After 4 long-suffering years of Covid and quarantines, international Rugby 10s tournaments are back on the agenda. The TGRFC, after a successful Tour at the Bangkok 10’s in February where they ended up as Plate winners, decided to enter the Veteran’s Division (Over 35’s) at the Manila 10s to appease some of their older brigade who just don’t have the legs for the open-age division anymore.
Calls were put out around the world to see if any of the Gaijin diaspora were interested. Despite a lot of “Maybe next year” and “I’ve always dreamed of this but not this year” responses the team managed to assemble 14 guys in Manila ranging in age from 35 to 64. It was a mixed bag of battle-hardened Gaijin veterans from all over the globe with only one newbie, Lola, who looked very stylish and attracted attention everywhere she went in her lovely kimono and wig. The TGRFC were looking to dominate both on and off the pitch. We had Terrorist over from Basque country, Geisha joined us from Croatia, Worm and Criminal came over from Australia and Killjoy made the jump from Singapore to join 9 guys coming from the Motherland. Worm hadn’t played rugby for 7 years and was itching to get back out on the paddock. The two oldest players in the squad probably having 40 overseas tours between them.
The Gaijin have a storied tradition at the Manila 10’s. They have participated in 14 tournaments, won the bowl in 2010 (two members of the current touring squad were part of that win), won the Most Festive Team twice (they stopped giving this award after we won twice in a row), and have been invited to other tournaments on the strength of our play at this event. We are also well known in Makati due to our tour dress. The Gaijin also have a rich history of participating in SEA tours such as Hong Kong 10’s, Phnom Penh 10’s, Bangkok 10’s, Beijing 10’s and tours to Seoul, South Korea. And long may this history continue!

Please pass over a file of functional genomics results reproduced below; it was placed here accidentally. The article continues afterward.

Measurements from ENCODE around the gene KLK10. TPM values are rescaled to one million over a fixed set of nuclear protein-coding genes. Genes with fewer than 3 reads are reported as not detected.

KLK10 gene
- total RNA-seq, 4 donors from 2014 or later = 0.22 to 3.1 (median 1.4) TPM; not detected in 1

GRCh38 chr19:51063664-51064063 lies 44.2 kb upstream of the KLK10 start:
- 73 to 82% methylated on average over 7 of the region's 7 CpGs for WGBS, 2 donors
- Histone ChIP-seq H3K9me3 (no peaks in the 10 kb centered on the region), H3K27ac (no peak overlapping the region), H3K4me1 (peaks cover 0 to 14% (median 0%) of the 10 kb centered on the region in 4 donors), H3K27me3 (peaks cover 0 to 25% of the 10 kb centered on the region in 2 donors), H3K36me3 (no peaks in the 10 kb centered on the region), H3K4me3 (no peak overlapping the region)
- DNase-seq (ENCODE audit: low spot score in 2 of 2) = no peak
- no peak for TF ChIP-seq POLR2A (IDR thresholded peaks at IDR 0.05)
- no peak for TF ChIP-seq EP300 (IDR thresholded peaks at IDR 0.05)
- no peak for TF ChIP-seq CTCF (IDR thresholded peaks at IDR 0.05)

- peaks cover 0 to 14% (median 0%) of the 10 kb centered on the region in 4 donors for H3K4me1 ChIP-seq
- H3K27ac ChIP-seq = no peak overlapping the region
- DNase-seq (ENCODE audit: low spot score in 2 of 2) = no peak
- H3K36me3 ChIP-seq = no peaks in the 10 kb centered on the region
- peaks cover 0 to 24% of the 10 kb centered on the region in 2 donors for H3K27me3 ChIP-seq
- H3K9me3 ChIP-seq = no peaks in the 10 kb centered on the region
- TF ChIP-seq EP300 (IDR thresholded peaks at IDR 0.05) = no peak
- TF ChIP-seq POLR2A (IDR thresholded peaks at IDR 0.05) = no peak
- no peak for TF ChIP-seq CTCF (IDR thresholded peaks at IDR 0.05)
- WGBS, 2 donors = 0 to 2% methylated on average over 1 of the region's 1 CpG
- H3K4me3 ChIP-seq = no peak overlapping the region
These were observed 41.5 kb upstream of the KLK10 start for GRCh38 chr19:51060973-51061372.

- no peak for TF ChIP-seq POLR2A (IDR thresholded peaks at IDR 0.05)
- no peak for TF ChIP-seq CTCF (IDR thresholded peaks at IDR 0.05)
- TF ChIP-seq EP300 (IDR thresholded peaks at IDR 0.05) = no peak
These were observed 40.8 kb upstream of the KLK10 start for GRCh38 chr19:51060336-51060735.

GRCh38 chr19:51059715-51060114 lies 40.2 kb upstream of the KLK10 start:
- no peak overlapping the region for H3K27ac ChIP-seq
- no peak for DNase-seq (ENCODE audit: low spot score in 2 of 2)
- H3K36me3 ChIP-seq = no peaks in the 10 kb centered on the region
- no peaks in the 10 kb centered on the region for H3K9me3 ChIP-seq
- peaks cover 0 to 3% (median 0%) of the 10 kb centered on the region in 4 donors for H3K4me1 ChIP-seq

After a team get-together in tour kit on the Friday night and a late night of partying the Gaijin were thankful for the later starts in the Veteran’s Division. After a good breakfast for some and a rushed 10 minutes for some of the late-night partyers, it was taxis out to Alabang Country Club. First up was British School Manila. These guys looked decidedly young and well-drilled. Being locals they were probably home in bed the night before just as the Gaijin were kicking off their night. The British School were dominant from the get-go with the Gaijin struggling to get out of their own half. By the fulltime whistle the British school had chalked up 4 tries to zero. Was it the weather? Was it dehydration? Was it the sun in their eyes? Probably a whole bunch of obvious factors. The British School Manila went on to sweep all before them and win the Vets Division. It was a cracking game but it was back to the drawing board for the Gaijin. It was too early for beers, so it was time for a few durries.
In the second game of the pool, the Gaijin were up against Port Moresby Fisspots. The Gaijin warmed up well and looked good running from the tents onto the field. They threw the ball from sideline to sideline, looking dynamic. The interchange between backs and forwards was top notch. They won the game 20 v 0 on forfeit. Too easy!
In the final game of the day, the Gaijin went up against the SCC Growlers (Singapore Cricket Club). The Gaijin were determined to learn from their previous loss and value the ball more. A strong start had them gaining territory with crash balls up the middle with Tomo Setoguchi and Nik Pavesic prominent. Hitoshi Chihara and Damien Naughton were making half-breaks on the edges of the ruck but the breakthrough try wasn’t coming and a mistake would invariably undo all the good work. Just like in the morning game, it was on the edges that the Gaijin were found wanting and the Growlers would race away for two tries to wrap up the game.